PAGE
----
Wednesday, August 26, 2009


Often, I think we mistake the word "traditional" for "stuffy" or "conservative." In some contexts these other words may be synonymous or even more accurate. However, recently, I have been considering what "traditional" worship is.

At the root of the word "traditional" is "tradition." This, I believe, gives a lot of insight to traditional worship. I also think it explains why, as of late, I long for "traditional" worship.

Traditional worship is singing songs that connect you with other Christians, generally, and (in the case of my church) Lutherans, specifically. It connects you with the community of saints past and present (and hopefully future!) who have sung, sing, and will sing the same songs. It binds you together in a way that, I think, is often overlooked.

Traditional worship is reciting a creed--words carefully chosen 1500 years ago to explain core Christian beliefs. When we recite the creeds we are joined together, once again, with Christians reciting the same words today and those who have said them in the past. We are connected to early church theologians who were seeking to articulate the faith and defend it against heresy. To me, saying the creeds provides a bridge that spans centuries, geographical locations, and denominational differences.

Traditional worship is observing the Lord's Supper--eating the bread and drinking the wine together as a community along with churches worldwide who are also coming to the table. Additionally, when we eat and drink we are participating in the meal Jesus shared with his disciples, thus connecting us to Christ and his earliest followers.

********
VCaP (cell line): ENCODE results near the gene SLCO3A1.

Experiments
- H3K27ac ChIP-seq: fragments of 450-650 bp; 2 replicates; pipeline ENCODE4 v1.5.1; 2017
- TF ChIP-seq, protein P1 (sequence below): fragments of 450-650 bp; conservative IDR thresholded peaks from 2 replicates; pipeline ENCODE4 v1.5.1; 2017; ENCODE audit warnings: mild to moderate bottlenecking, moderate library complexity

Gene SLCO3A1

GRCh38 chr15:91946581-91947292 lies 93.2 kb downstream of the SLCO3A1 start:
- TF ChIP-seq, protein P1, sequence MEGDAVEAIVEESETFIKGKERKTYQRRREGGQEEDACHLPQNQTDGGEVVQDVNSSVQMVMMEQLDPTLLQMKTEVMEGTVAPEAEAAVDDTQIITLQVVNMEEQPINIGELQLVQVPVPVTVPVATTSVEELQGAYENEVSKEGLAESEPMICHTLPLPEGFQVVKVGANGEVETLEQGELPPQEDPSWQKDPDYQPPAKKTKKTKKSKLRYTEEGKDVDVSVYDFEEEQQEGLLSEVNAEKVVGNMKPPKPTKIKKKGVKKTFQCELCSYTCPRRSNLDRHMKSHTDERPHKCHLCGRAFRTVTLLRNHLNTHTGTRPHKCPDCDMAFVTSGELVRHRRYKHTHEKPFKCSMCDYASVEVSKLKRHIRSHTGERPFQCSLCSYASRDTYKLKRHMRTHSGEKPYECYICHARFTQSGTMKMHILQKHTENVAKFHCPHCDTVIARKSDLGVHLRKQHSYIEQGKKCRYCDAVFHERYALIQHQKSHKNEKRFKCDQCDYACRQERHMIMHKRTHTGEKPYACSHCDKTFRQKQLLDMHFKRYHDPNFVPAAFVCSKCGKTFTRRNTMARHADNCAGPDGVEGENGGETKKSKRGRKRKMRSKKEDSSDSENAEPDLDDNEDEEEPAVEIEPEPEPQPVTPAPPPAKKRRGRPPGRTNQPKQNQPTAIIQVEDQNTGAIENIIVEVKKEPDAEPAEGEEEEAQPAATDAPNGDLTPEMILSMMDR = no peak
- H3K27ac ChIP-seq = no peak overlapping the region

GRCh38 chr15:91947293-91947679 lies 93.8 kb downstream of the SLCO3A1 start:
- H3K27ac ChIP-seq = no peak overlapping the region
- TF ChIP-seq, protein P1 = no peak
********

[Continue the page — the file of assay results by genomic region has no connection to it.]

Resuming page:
Traditional worship is baptizing babies and/or new believers and remembering our baptism. Recently, I was given the opportunity to remember my baptism, along with everyone else in the congregation. Together, we dipped our hand in the water, made the sign of the cross, and remembered that God chose us and together, we have been baptized into the same community.

So, traditional worship is not so much about singing the right song to the right instrumental arrangement as it is singing the songs, reciting the creeds, uttering the psalm, etc. that connect us to other Christians around the globe and to the "great cloud of witnesses" that have come before us.

I think this is what draws me to traditional worship these days--wanting to be part of something larger than the 250 people who come to the service I attend, something that extends beyond the hip worship tune written in 2001. I want to participate in the traditions of the faith, as I experience what it means to be both Christian and Lutheran.

1 comment:

  1. And I thought it was just me? I really appreciate this Blog Heather. Perhaps that's because I keep saying "yes" or "that's how I feel" as I read it.

    With regards to worship I like the traditions and do not always find and/or feel God in contemporary music. Or said differently, I am not always as comfortable to allow for this to happen. By no means am I suggesting to do away with contemporary either - it is clear that many are finding meaning and purpose and by no means would I want to deny anyone else.

    I did attend a church in college that sang the Lord's Prayer every Sunday. For some reason this really meant a lot to me too. I'd give anything to stand with that congregation and sing this prayer once again. I mention this because it was 'contemporary' but because they did it every week it felt like ritual.